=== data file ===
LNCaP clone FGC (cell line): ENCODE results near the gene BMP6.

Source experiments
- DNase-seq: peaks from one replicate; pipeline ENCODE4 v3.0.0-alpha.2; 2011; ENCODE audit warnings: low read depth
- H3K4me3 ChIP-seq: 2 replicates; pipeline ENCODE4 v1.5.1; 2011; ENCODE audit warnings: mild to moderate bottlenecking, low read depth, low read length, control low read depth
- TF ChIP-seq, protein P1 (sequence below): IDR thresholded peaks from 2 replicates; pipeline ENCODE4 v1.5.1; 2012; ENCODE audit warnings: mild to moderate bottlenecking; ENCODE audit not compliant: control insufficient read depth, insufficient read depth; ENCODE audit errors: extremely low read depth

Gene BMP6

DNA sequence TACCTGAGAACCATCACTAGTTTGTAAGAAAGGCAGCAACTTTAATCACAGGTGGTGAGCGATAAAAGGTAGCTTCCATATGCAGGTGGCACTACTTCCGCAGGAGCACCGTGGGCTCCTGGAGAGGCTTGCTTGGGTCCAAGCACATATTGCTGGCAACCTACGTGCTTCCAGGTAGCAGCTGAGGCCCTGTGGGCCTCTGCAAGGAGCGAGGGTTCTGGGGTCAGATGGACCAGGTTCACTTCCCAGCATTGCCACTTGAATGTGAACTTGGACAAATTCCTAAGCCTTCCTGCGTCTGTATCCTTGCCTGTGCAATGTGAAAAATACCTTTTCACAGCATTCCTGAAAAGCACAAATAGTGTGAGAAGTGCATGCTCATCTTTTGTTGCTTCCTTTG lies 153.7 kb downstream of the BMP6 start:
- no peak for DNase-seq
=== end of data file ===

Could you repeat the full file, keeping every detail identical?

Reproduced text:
LNCaP clone FGC (cell line): ENCODE results near the gene BMP6.

Source experiments
- DNase-seq: peaks from one replicate; pipeline ENCODE4 v3.0.0-alpha.2; 2011; ENCODE audit warnings: low read depth
- H3K4me3 ChIP-seq: 2 replicates; pipeline ENCODE4 v1.5.1; 2011; ENCODE audit warnings: mild to moderate bottlenecking, low read depth, low read length, control low read depth
- TF ChIP-seq, protein P1 (sequence below): IDR thresholded peaks from 2 replicates; pipeline ENCODE4 v1.5.1; 2012; ENCODE audit warnings: mild to moderate bottlenecking; ENCODE audit not compliant: control insufficient read depth, insufficient read depth; ENCODE audit errors: extremely low read depth

Gene BMP6

DNA sequence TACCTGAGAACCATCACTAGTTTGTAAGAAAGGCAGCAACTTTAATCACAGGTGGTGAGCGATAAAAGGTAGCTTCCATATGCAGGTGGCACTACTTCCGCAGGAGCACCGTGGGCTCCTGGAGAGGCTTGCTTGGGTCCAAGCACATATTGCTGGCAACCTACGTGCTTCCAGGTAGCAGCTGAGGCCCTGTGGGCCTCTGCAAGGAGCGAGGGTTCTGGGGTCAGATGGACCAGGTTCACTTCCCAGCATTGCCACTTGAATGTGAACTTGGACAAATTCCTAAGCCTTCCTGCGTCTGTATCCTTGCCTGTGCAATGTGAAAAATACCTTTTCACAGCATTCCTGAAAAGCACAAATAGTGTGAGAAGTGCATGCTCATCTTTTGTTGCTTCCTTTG lies 153.7 kb downstream of the BMP6 start:
- no peak for DNase-seq